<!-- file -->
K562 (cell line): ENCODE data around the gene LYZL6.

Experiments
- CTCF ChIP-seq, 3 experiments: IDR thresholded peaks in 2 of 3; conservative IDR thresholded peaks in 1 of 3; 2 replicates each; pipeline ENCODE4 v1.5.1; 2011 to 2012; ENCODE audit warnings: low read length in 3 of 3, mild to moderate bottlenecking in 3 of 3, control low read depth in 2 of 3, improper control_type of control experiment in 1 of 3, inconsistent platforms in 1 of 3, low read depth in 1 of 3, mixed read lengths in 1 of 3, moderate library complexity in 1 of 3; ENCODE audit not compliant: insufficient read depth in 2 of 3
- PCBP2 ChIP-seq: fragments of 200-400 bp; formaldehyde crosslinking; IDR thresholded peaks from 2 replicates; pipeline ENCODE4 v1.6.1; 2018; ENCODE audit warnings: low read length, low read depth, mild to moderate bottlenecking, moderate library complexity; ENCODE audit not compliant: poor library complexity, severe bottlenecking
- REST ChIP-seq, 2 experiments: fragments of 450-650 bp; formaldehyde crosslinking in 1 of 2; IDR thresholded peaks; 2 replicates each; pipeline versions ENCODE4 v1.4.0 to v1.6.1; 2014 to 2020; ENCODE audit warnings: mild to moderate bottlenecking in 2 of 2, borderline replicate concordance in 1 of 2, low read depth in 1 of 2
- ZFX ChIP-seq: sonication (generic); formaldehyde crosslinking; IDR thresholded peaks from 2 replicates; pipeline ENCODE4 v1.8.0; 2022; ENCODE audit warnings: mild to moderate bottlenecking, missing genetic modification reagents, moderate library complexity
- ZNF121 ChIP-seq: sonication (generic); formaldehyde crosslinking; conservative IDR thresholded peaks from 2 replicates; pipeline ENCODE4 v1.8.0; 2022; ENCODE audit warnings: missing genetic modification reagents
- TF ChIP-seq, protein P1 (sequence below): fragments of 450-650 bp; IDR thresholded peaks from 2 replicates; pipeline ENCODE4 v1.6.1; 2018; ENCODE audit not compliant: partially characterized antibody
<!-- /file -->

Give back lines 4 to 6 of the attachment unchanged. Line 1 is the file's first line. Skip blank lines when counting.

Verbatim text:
- PCBP2 ChIP-seq: fragments of 200-400 bp; formaldehyde crosslinking; IDR thresholded peaks from 2 replicates; pipeline ENCODE4 v1.6.1; 2018; ENCODE audit warnings: low read length, low read depth, mild to moderate bottlenecking, moderate library complexity; ENCODE audit not compliant: poor library complexity, severe bottlenecking
- REST ChIP-seq, 2 experiments: fragments of 450-650 bp; formaldehyde crosslinking in 1 of 2; IDR thresholded peaks; 2 replicates each; pipeline versions ENCODE4 v1.4.0 to v1.6.1; 2014 to 2020; ENCODE audit warnings: mild to moderate bottlenecking in 2 of 2, borderline replicate concordance in 1 of 2, low read depth in 1 of 2
- ZFX ChIP-seq: sonication (generic); formaldehyde crosslinking; IDR thresholded peaks from 2 replicates; pipeline ENCODE4 v1.8.0; 2022; ENCODE audit warnings: mild to moderate bottlenecking, missing genetic modification reagents, moderate library complexity